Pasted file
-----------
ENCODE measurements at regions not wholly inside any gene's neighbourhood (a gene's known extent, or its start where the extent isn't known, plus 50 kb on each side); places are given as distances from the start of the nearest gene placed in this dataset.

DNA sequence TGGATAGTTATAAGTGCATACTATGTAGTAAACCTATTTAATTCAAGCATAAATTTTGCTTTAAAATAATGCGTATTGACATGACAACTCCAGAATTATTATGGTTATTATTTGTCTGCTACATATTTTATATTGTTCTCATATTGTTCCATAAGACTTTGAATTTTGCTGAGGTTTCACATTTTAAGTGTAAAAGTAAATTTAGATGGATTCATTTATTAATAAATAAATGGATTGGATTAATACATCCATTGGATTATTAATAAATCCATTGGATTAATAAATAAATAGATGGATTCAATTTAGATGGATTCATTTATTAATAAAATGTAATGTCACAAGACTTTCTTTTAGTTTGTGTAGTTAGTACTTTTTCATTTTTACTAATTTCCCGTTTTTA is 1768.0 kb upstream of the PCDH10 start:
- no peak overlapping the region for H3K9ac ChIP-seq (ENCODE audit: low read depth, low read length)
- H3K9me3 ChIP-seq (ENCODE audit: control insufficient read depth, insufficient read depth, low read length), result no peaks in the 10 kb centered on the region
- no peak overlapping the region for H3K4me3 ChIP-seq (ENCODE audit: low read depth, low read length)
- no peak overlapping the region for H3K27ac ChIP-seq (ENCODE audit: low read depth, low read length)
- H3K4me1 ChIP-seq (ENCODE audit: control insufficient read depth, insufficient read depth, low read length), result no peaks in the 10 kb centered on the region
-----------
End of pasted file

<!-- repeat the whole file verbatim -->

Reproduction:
ENCODE measurements at regions not wholly inside any gene's neighbourhood (a gene's known extent, or its start where the extent isn't known, plus 50 kb on each side); places are given as distances from the start of the nearest gene placed in this dataset.

DNA sequence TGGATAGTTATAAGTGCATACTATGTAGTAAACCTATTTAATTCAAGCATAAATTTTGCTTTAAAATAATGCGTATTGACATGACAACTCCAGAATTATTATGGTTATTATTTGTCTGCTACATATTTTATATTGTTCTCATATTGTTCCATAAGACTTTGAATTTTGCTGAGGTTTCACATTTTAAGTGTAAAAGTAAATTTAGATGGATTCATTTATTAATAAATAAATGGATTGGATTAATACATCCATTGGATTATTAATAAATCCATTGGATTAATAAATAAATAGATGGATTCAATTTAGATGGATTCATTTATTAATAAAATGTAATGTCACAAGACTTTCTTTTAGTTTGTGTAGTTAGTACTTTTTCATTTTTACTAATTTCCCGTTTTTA is 1768.0 kb upstream of the PCDH10 start:
- no peak overlapping the region for H3K9ac ChIP-seq (ENCODE audit: low read depth, low read length)
- H3K9me3 ChIP-seq (ENCODE audit: control insufficient read depth, insufficient read depth, low read length), result no peaks in the 10 kb centered on the region
- no peak overlapping the region for H3K4me3 ChIP-seq (ENCODE audit: low read depth, low read length)
- no peak overlapping the region for H3K27ac ChIP-seq (ENCODE audit: low read depth, low read length)
- H3K4me1 ChIP-seq (ENCODE audit: control insufficient read depth, insufficient read depth, low read length), result no peaks in the 10 kb centered on the region